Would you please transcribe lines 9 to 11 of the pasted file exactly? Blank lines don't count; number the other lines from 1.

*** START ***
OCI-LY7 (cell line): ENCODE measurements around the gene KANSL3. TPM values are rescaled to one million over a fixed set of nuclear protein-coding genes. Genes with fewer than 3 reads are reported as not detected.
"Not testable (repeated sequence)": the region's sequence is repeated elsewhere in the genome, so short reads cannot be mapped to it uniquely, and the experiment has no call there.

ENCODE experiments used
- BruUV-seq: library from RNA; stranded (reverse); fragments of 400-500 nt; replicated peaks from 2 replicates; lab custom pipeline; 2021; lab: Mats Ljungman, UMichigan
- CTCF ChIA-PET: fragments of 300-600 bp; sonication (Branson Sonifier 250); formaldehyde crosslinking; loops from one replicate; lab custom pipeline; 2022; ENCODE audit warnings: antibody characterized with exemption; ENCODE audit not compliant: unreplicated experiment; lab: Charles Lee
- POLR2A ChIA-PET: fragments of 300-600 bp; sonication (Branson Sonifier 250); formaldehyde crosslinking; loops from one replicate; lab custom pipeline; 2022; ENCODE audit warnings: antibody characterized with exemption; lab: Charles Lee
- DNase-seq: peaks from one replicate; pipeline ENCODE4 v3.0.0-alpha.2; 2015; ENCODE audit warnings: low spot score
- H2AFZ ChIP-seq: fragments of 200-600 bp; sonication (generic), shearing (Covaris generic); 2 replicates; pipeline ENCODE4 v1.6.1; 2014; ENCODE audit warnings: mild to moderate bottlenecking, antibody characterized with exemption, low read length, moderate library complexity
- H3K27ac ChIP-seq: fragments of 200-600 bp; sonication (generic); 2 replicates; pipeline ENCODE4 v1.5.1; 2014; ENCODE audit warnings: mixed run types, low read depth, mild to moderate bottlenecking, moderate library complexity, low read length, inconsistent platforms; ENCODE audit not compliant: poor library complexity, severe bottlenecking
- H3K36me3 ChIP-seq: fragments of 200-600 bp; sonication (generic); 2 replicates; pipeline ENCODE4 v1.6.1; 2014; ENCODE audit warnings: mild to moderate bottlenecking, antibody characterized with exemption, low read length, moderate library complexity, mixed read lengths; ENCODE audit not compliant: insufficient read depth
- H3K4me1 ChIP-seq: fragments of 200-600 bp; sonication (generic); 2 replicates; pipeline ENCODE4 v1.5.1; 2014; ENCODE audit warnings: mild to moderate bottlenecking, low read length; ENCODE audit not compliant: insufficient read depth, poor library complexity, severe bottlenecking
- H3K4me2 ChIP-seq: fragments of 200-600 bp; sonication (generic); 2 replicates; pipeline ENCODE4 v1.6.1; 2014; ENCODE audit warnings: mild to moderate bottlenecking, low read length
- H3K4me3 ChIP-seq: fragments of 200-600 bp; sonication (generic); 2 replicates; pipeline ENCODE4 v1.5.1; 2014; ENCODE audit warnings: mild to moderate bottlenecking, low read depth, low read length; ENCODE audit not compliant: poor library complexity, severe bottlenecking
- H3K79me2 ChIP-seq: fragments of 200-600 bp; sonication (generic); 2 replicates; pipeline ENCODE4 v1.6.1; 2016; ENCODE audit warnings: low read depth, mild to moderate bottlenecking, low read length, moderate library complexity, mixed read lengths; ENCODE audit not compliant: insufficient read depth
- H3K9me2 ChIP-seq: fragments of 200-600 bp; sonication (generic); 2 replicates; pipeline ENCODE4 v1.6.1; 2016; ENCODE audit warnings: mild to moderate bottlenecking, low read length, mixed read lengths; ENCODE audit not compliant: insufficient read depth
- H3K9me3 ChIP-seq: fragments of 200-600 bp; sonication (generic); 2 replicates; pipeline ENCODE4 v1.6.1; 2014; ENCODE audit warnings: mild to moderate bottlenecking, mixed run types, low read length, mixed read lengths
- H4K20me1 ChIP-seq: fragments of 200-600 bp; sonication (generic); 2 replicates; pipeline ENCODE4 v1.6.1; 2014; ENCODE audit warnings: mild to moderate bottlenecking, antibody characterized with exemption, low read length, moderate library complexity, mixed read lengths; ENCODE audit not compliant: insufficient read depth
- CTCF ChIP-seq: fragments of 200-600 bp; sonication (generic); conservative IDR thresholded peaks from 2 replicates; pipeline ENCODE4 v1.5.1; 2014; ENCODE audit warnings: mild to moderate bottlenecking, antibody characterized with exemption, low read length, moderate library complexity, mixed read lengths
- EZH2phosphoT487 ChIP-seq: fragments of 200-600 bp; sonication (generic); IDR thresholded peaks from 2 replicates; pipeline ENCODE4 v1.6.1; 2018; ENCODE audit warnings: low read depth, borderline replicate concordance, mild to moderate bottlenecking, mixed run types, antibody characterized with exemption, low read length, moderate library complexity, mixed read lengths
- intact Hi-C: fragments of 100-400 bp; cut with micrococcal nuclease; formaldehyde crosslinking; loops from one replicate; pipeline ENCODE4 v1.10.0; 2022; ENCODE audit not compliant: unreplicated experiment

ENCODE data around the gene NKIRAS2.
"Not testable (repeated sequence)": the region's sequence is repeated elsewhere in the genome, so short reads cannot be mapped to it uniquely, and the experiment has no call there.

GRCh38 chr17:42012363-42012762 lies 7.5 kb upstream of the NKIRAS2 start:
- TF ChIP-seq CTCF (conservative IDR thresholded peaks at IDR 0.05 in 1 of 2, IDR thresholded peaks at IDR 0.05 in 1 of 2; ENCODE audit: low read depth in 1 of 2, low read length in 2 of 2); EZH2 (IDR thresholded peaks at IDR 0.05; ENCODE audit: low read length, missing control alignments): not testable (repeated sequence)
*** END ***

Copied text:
- H3K27ac ChIP-seq: fragments of 200-600 bp; sonication (generic); 2 replicates; pipeline ENCODE4 v1.5.1; 2014; ENCODE audit warnings: mixed run types, low read depth, mild to moderate bottlenecking, moderate library complexity, low read length, inconsistent platforms; ENCODE audit not compliant: poor library complexity, severe bottlenecking
- H3K36me3 ChIP-seq: fragments of 200-600 bp; sonication (generic); 2 replicates; pipeline ENCODE4 v1.6.1; 2014; ENCODE audit warnings: mild to moderate bottlenecking, antibody characterized with exemption, low read length, moderate library complexity, mixed read lengths; ENCODE audit not compliant: insufficient read depth
- H3K4me1 ChIP-seq: fragments of 200-600 bp; sonication (generic); 2 replicates; pipeline ENCODE4 v1.5.1; 2014; ENCODE audit warnings: mild to moderate bottlenecking, low read length; ENCODE audit not compliant: insufficient read depth, poor library complexity, severe bottlenecking